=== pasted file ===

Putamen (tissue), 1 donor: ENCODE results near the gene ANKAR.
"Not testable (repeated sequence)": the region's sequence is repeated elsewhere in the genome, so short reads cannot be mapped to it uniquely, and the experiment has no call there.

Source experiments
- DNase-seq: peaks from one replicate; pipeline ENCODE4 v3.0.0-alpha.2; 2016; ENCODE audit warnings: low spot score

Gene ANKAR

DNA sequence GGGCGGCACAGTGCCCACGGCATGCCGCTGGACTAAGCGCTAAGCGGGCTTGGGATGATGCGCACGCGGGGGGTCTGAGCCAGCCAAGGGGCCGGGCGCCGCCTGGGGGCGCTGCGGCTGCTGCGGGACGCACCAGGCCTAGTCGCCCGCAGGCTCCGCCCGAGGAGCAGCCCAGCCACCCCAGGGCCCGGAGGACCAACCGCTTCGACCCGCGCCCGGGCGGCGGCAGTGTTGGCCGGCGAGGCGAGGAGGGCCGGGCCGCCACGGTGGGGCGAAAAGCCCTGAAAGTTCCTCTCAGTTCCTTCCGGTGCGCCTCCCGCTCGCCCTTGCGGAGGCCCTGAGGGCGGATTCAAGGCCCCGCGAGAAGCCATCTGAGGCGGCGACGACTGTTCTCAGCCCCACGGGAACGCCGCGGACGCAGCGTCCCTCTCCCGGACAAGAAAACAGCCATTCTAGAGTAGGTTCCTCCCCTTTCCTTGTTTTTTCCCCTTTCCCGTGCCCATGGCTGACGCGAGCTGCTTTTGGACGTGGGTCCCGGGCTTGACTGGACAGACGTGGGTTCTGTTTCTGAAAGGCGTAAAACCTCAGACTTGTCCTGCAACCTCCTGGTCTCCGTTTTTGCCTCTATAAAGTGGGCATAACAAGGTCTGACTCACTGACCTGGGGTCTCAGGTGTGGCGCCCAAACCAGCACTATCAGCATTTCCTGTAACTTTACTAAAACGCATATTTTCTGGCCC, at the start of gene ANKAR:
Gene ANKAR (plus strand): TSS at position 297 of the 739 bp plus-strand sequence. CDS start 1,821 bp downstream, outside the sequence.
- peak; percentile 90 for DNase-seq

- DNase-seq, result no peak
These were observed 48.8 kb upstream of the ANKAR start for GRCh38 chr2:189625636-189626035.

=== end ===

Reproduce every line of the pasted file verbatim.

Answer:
Putamen (tissue), 1 donor: ENCODE results near the gene ANKAR.
"Not testable (repeated sequence)": the region's sequence is repeated elsewhere in the genome, so short reads cannot be mapped to it uniquely, and the experiment has no call there.

Source experiments
- DNase-seq: peaks from one replicate; pipeline ENCODE4 v3.0.0-alpha.2; 2016; ENCODE audit warnings: low spot score

Gene ANKAR

DNA sequence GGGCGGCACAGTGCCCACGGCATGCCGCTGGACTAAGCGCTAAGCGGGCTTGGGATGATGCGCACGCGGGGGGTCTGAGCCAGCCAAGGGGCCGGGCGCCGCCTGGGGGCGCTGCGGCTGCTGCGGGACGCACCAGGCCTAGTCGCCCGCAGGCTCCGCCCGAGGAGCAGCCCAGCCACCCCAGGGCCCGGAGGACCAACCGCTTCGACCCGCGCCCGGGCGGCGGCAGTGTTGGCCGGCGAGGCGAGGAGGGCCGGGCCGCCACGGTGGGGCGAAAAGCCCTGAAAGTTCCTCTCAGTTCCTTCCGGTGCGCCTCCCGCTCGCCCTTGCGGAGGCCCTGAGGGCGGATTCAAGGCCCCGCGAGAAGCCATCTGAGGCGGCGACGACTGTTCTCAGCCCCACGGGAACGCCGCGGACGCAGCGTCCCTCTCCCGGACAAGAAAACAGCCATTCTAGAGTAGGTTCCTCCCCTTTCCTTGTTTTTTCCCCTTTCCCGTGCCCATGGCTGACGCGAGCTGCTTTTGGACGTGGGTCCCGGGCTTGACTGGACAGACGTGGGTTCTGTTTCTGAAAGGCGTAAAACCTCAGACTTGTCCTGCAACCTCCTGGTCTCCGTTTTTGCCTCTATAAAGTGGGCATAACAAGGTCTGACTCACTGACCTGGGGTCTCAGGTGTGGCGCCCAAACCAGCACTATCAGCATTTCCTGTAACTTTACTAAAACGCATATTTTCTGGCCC, at the start of gene ANKAR:
Gene ANKAR (plus strand): TSS at position 297 of the 739 bp plus-strand sequence. CDS start 1,821 bp downstream, outside the sequence.
- peak; percentile 90 for DNase-seq

- DNase-seq, result no peak
These were observed 48.8 kb upstream of the ANKAR start for GRCh38 chr2:189625636-189626035.